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Techniques General persuasion > Ingratiation > Favors

Description | Example | Discussion | See also



Doing a person favors involves doing things that you are not obliged to do and which they should appreciate. The favor may be requested by them or may be done spontaneously by you.

The power of favors increases not only with how valuable they find your action but also how much you put yourself out to help them. When the favor takes longer, when it costs you more or inconveniences you in some way, then they should be more grateful.

They need to know this, but be careful of causing reactance by over-stating the effort you have made. Also beware of appearing too compliant as this can lead to them taking you for granted and so reducing their gratitude. The best person to point out what you have done for them is someone else they respect (although if necessary you may subtly point out what you have done for them).


Sure. I'm a bit busy but I'll do that for you today.

I'm going to town. Want a ride?


Favors use the principle of 'social capital', where they acts almost like money. When you do favours for them, you gain social capital and theirs decreases. When they do favors for you, the effect is reversed. Doing favors hence allows you to then ask favors from them at a later time or date.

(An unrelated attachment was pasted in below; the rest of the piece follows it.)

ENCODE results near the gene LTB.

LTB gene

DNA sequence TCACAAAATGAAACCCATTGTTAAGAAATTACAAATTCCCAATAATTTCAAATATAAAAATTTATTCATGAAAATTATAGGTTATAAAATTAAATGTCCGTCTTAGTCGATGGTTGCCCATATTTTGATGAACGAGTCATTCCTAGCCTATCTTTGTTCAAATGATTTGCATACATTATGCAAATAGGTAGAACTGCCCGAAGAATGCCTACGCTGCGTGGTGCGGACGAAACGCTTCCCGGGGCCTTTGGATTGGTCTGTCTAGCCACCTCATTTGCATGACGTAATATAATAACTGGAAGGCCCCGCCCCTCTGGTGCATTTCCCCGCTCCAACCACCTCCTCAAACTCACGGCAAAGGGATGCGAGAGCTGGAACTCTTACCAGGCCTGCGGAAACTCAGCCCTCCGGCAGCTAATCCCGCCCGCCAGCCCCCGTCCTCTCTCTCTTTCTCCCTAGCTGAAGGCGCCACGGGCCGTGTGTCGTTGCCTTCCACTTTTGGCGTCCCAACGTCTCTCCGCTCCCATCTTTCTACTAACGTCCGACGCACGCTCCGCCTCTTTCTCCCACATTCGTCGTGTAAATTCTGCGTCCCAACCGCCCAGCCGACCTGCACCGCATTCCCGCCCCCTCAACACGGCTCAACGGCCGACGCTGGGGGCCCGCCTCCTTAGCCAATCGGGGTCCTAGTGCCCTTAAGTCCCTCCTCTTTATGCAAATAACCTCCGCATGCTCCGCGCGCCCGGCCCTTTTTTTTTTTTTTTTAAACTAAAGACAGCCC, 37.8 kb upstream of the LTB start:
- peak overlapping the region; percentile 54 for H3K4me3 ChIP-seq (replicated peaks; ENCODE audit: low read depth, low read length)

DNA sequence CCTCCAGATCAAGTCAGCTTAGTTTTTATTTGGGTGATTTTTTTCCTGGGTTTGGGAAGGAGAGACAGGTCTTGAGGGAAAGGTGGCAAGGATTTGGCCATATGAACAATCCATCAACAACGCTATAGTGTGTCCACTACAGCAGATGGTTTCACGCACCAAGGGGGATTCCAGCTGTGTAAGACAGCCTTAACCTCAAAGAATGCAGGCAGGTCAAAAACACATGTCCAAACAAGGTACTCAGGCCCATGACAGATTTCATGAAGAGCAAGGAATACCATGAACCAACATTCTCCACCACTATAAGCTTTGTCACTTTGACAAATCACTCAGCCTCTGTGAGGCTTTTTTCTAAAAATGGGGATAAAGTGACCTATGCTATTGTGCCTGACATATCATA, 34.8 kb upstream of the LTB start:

We generally tend to  work on the principle of having a stable social capital that is a little positive so we can call on the help of others when we need it. If others owe us too much, then they may feel uncomfortable and blame us for this imbalance.

Doing others favors can cause problems when:

  • They do not value what you do for them (but still feel they owe you).
  • You do them so many favors they get annoyed because they start to feel they cannot pay you back.
  • They note that what you do costs you little, but that you tend to ask for much in return.
  • They think you are trying to manipulate them.

See also

Social Engineering, Exchange principle

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